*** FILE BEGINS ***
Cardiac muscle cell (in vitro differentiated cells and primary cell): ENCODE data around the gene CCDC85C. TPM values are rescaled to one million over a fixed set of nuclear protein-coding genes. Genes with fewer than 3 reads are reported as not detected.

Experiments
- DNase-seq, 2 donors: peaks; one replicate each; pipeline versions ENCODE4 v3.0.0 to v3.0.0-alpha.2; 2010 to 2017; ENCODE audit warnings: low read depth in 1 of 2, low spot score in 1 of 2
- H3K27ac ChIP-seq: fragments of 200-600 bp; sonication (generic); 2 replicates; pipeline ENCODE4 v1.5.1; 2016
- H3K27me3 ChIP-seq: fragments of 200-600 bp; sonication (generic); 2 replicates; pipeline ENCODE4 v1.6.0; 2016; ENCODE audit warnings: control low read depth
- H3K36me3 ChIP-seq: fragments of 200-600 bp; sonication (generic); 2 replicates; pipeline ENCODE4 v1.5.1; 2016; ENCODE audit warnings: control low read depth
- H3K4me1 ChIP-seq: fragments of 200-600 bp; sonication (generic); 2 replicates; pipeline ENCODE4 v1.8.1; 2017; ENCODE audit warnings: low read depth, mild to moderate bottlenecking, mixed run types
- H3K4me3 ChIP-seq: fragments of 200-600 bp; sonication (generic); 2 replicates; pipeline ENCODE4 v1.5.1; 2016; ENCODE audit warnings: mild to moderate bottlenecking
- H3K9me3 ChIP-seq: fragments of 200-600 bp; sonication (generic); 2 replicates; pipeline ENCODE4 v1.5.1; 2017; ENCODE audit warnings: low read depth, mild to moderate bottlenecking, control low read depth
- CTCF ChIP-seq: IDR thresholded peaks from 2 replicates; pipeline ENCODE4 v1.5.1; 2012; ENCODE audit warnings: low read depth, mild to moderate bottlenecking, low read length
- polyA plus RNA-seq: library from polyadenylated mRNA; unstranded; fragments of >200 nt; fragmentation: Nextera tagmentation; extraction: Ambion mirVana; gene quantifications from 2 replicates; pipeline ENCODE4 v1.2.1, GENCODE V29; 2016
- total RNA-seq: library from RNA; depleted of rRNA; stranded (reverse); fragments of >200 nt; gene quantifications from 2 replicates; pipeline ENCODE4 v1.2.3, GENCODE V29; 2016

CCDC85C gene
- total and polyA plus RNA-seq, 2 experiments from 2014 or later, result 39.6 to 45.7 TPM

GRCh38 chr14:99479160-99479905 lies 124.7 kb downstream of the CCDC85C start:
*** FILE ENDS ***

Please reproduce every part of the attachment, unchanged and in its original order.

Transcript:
Cardiac muscle cell (in vitro differentiated cells and primary cell): ENCODE data around the gene CCDC85C. TPM values are rescaled to one million over a fixed set of nuclear protein-coding genes. Genes with fewer than 3 reads are reported as not detected.

Experiments
- DNase-seq, 2 donors: peaks; one replicate each; pipeline versions ENCODE4 v3.0.0 to v3.0.0-alpha.2; 2010 to 2017; ENCODE audit warnings: low read depth in 1 of 2, low spot score in 1 of 2
- H3K27ac ChIP-seq: fragments of 200-600 bp; sonication (generic); 2 replicates; pipeline ENCODE4 v1.5.1; 2016
- H3K27me3 ChIP-seq: fragments of 200-600 bp; sonication (generic); 2 replicates; pipeline ENCODE4 v1.6.0; 2016; ENCODE audit warnings: control low read depth
- H3K36me3 ChIP-seq: fragments of 200-600 bp; sonication (generic); 2 replicates; pipeline ENCODE4 v1.5.1; 2016; ENCODE audit warnings: control low read depth
- H3K4me1 ChIP-seq: fragments of 200-600 bp; sonication (generic); 2 replicates; pipeline ENCODE4 v1.8.1; 2017; ENCODE audit warnings: low read depth, mild to moderate bottlenecking, mixed run types
- H3K4me3 ChIP-seq: fragments of 200-600 bp; sonication (generic); 2 replicates; pipeline ENCODE4 v1.5.1; 2016; ENCODE audit warnings: mild to moderate bottlenecking
- H3K9me3 ChIP-seq: fragments of 200-600 bp; sonication (generic); 2 replicates; pipeline ENCODE4 v1.5.1; 2017; ENCODE audit warnings: low read depth, mild to moderate bottlenecking, control low read depth
- CTCF ChIP-seq: IDR thresholded peaks from 2 replicates; pipeline ENCODE4 v1.5.1; 2012; ENCODE audit warnings: low read depth, mild to moderate bottlenecking, low read length
- polyA plus RNA-seq: library from polyadenylated mRNA; unstranded; fragments of >200 nt; fragmentation: Nextera tagmentation; extraction: Ambion mirVana; gene quantifications from 2 replicates; pipeline ENCODE4 v1.2.1, GENCODE V29; 2016
- total RNA-seq: library from RNA; depleted of rRNA; stranded (reverse); fragments of >200 nt; gene quantifications from 2 replicates; pipeline ENCODE4 v1.2.3, GENCODE V29; 2016

CCDC85C gene
- total and polyA plus RNA-seq, 2 experiments from 2014 or later, result 39.6 to 45.7 TPM

GRCh38 chr14:99479160-99479905 lies 124.7 kb downstream of the CCDC85C start: